Authors: Susannah Sandlin
Tags: #Romance, #Vampires
The characters and events portrayed in this book are fictitious. Any similarity to real persons, living or dead, is coincidental and not intended by the author.
Text copyright © 2012 Susannah Sandlin
All rights reserved.
No part of this book may be reproduced, or stored in a retrieval system, or transmitted in any form or by any means, electronic, mechanical, photocopying, recording, or otherwise, without express written permission of the publisher.
Published by Montlake Romance
P.O. Box 400818
Las Vegas, NV 89140
To Lestat. You were my first.
usiness was hopping at the Circle K convenience mart in Roswell, Georgia, a few generic suburbs north of Atlanta. Matthias Ludlam slammed the door of his rental sedan and crossed the parking lot while his driver filled the tank. The pain of a headache pulsed in his temples, his muscles craved a good feeding, and anger roiled in his gut. The damp February weather didn’t help his mood.
He took his place in the checkout line behind a drunk human counting out change to pay for a six-pack of Budweiser. Hopeful, Matthias stepped closer to the young man in the dirty gray hoodie, inhaling deeply to filter out the scents of fast food, cigarette smoke, and pine cleaner from the store’s floor. Underneath it, like a living current, flowed the boy’s lifeblood.
A human who’d gotten the vaccine, damn it. The boy was worthless. Three years ago, a viral pandemic had led to the development of an effective vaccine—effective for the humans, at least. But the vaccine had altered human blood chemistry just enough to render it poisonous to vampires. Now the question was, would the vampire world starve to death after using up the remaining unvaccinated people, or would it erupt in civil war as different factions jockeyed for power?
All Matthias knew now was that he needed to feed, and this kid couldn’t help him. It showed how his standards had slipped that he’d even consider feeding from a dirty teenager. But he was tired of hunger sapping his energy, sick of having to share his unvaccinated human familiars, and annoyed at having to constantly ration the amount of blood he took lest his feeders get used up too quickly.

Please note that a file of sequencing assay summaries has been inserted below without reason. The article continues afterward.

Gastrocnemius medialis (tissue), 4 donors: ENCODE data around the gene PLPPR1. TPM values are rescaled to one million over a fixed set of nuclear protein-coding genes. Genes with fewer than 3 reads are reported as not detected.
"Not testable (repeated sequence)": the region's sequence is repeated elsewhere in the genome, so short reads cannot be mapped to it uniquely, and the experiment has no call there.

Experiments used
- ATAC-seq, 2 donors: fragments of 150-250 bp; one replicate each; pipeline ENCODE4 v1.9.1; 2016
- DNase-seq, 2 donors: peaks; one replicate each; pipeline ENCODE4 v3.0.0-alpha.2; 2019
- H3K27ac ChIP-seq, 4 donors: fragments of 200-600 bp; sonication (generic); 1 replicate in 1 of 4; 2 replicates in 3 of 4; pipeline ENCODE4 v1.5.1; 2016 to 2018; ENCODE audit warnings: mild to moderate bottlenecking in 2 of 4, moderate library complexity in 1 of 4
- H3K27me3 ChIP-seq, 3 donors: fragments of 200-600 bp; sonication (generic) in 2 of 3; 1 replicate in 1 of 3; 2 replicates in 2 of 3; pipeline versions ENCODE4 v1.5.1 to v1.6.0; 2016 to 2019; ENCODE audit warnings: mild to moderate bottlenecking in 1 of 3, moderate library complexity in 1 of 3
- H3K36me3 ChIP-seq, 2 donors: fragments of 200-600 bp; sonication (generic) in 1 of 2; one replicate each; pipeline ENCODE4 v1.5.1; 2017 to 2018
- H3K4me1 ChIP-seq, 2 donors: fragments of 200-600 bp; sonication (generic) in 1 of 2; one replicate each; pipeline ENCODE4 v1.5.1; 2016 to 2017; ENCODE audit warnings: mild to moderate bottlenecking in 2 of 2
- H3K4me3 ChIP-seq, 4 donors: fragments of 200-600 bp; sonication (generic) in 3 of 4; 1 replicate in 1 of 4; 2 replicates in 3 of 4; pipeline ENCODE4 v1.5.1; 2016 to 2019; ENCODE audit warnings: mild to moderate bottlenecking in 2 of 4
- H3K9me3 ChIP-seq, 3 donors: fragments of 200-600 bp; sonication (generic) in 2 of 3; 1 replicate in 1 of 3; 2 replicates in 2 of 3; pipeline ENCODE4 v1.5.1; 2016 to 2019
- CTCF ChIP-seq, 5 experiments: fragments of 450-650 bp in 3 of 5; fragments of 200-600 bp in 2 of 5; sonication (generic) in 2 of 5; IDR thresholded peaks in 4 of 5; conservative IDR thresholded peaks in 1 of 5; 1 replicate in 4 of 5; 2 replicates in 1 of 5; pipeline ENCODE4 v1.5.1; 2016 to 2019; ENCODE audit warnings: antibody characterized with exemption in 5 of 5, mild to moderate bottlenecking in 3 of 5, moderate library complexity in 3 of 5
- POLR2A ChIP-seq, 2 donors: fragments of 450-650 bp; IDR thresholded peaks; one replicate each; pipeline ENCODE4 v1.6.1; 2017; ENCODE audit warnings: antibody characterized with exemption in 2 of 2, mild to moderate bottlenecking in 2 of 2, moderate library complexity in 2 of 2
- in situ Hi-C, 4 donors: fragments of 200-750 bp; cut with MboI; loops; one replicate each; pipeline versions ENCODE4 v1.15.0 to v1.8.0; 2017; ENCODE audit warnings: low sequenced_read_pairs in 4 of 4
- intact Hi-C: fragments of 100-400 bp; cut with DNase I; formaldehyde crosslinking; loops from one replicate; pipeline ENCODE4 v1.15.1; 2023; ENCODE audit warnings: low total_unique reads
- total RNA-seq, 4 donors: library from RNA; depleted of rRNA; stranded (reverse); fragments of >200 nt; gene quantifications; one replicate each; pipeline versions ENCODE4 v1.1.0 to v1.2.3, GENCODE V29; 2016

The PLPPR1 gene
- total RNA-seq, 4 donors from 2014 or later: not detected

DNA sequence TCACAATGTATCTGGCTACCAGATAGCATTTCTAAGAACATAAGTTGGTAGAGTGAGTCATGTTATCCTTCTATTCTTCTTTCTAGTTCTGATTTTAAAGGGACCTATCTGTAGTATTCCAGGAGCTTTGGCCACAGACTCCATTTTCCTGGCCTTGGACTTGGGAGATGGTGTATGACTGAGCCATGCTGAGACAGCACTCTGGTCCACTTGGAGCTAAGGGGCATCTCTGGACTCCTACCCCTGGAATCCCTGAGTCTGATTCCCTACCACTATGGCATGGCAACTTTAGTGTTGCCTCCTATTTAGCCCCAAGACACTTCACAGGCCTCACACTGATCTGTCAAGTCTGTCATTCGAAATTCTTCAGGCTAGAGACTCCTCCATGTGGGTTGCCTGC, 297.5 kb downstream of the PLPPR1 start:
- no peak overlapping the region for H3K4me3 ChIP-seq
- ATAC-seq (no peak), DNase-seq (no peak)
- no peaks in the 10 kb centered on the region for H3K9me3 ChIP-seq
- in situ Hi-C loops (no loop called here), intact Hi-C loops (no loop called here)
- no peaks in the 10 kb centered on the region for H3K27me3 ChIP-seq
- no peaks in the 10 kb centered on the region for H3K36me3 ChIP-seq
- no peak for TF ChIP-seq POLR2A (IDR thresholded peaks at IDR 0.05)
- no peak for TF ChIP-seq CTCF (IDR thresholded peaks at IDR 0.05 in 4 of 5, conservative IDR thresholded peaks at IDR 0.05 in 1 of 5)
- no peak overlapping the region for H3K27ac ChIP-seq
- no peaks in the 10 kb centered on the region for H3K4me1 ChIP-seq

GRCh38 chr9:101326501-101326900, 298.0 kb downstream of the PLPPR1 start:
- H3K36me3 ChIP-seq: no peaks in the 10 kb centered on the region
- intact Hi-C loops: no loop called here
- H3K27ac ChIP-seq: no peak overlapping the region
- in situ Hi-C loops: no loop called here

While the kid continued to fumble in his pockets, Matthias checked his cell phone log, flicking impatiently between screens. He found two missed calls and a text from another member of the Vampire Tribunal, which would have to wait until he had more time to focus on them, and two texts from his estate manager in Virginia, the second one flagged as urgent.
After Dirty Boy finished his purchase and stumbled out of the store, Matthias returned his phone to the inside pocket of his suit jacket and stepped up to the counter. He inhaled on instinct, and his slow-beating vampire heart sped up at the scent of the unvaccinated female tending the cash register. Maybe he’d have an opportunity to feed before returning home, after all. Perhaps even more than a simple feed—the girl had some physical appeal. A bit curvy for his taste and a little too ethnic, with her light-bronze skin and black hair, but oh, that pure blood would be sublime.
“Do you have any small cigars?” Matthias gave her his friendliest smile, careful to keep his fangs hidden.
“Ummm. Let me see—can’t believe nobody’s asked that before. Camels, you know. Everybody buys Marlboros and Camels.” She stepped back and scanned the overhead rack of tobacco products, her thick, shiny hair swinging above her shoulders. She was quite lovely, once you got past the cheap red cable-knit sweater and blue jeans. Her features, from the richness of her hair to her bright, clear eyes, so dark they were almost ebony, spoke to a Native American background.